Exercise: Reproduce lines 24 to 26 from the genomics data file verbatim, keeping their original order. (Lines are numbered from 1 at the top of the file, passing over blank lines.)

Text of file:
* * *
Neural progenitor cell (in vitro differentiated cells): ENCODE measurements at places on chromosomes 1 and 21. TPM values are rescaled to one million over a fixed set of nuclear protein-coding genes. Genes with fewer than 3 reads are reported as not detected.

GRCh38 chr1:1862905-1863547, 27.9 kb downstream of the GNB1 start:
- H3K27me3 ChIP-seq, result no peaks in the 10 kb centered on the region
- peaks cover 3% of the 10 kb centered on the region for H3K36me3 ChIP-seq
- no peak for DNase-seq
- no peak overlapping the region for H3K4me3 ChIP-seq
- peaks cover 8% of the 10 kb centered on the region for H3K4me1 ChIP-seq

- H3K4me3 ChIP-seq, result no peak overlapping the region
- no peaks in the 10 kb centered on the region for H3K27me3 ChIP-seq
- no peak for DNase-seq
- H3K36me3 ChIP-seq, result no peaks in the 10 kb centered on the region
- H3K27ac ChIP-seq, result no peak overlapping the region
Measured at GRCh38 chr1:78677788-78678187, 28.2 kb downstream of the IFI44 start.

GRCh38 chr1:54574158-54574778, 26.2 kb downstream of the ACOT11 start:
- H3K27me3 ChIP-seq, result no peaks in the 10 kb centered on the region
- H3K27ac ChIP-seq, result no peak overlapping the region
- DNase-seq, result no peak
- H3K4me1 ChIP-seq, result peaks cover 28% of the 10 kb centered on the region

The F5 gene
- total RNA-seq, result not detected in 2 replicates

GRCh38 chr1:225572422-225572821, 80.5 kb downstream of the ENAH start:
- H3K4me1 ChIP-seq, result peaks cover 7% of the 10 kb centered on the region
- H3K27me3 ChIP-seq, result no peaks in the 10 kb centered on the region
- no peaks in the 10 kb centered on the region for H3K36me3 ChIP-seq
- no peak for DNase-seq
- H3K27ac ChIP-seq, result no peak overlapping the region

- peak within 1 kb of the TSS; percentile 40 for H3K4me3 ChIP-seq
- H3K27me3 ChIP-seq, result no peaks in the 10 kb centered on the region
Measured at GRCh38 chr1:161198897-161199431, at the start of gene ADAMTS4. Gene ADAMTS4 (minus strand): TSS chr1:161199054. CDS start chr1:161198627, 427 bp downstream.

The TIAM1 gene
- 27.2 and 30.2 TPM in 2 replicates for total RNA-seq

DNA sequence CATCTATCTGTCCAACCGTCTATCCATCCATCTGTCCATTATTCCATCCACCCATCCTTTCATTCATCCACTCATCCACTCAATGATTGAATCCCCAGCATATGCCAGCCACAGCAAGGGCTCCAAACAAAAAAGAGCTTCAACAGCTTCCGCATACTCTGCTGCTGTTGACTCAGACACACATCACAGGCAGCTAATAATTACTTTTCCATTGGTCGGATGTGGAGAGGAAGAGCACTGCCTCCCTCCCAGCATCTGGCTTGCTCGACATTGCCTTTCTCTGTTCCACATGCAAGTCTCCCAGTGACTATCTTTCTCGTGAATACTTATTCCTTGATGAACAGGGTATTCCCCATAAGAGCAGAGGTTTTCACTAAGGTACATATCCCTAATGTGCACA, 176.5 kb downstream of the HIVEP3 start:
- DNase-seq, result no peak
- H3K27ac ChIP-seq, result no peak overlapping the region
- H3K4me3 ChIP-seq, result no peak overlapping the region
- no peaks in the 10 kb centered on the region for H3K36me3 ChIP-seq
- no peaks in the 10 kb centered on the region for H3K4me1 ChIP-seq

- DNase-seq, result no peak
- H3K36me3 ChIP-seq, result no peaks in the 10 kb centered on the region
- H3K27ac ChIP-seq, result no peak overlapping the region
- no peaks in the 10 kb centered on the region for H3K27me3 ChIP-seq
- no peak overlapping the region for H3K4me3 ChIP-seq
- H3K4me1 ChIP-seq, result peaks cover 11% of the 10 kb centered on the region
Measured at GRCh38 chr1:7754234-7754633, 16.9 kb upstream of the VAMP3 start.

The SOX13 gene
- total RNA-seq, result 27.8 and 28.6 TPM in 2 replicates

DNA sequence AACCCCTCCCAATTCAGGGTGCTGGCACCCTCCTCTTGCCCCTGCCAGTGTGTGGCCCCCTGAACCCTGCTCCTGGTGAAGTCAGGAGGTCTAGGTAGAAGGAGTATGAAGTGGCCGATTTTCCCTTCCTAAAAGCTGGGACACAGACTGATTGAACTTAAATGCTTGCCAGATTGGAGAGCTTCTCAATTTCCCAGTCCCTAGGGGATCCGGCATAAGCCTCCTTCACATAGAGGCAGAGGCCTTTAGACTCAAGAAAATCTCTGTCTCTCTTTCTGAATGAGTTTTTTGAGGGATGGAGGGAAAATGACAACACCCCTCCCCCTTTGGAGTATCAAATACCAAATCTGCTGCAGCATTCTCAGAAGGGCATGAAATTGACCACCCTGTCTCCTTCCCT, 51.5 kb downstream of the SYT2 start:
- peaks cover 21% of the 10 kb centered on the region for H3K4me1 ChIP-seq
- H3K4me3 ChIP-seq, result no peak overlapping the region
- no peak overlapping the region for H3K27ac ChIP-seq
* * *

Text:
- no peaks in the 10 kb centered on the region for H3K36me3 ChIP-seq
- no peak for DNase-seq
- H3K27ac ChIP-seq, result no peak overlapping the region